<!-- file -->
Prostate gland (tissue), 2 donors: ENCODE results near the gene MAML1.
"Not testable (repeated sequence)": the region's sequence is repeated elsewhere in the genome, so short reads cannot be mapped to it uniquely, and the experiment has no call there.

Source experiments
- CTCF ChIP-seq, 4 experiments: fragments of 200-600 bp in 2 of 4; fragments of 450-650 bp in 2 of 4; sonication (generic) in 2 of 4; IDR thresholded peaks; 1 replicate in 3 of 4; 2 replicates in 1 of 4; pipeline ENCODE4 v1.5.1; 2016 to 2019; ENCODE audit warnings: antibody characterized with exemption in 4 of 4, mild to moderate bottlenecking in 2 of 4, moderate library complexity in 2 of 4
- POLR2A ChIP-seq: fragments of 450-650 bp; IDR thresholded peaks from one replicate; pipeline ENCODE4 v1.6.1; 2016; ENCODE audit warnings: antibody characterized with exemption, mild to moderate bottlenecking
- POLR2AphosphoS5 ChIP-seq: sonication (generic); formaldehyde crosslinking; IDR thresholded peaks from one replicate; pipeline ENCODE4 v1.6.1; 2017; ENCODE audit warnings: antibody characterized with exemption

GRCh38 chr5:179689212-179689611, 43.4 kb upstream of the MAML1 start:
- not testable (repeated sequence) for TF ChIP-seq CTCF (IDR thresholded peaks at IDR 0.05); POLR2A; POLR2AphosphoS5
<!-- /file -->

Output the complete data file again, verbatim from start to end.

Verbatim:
Prostate gland (tissue), 2 donors: ENCODE results near the gene MAML1.
"Not testable (repeated sequence)": the region's sequence is repeated elsewhere in the genome, so short reads cannot be mapped to it uniquely, and the experiment has no call there.

Source experiments
- CTCF ChIP-seq, 4 experiments: fragments of 200-600 bp in 2 of 4; fragments of 450-650 bp in 2 of 4; sonication (generic) in 2 of 4; IDR thresholded peaks; 1 replicate in 3 of 4; 2 replicates in 1 of 4; pipeline ENCODE4 v1.5.1; 2016 to 2019; ENCODE audit warnings: antibody characterized with exemption in 4 of 4, mild to moderate bottlenecking in 2 of 4, moderate library complexity in 2 of 4
- POLR2A ChIP-seq: fragments of 450-650 bp; IDR thresholded peaks from one replicate; pipeline ENCODE4 v1.6.1; 2016; ENCODE audit warnings: antibody characterized with exemption, mild to moderate bottlenecking
- POLR2AphosphoS5 ChIP-seq: sonication (generic); formaldehyde crosslinking; IDR thresholded peaks from one replicate; pipeline ENCODE4 v1.6.1; 2017; ENCODE audit warnings: antibody characterized with exemption

GRCh38 chr5:179689212-179689611, 43.4 kb upstream of the MAML1 start:
- not testable (repeated sequence) for TF ChIP-seq CTCF (IDR thresholded peaks at IDR 0.05); POLR2A; POLR2AphosphoS5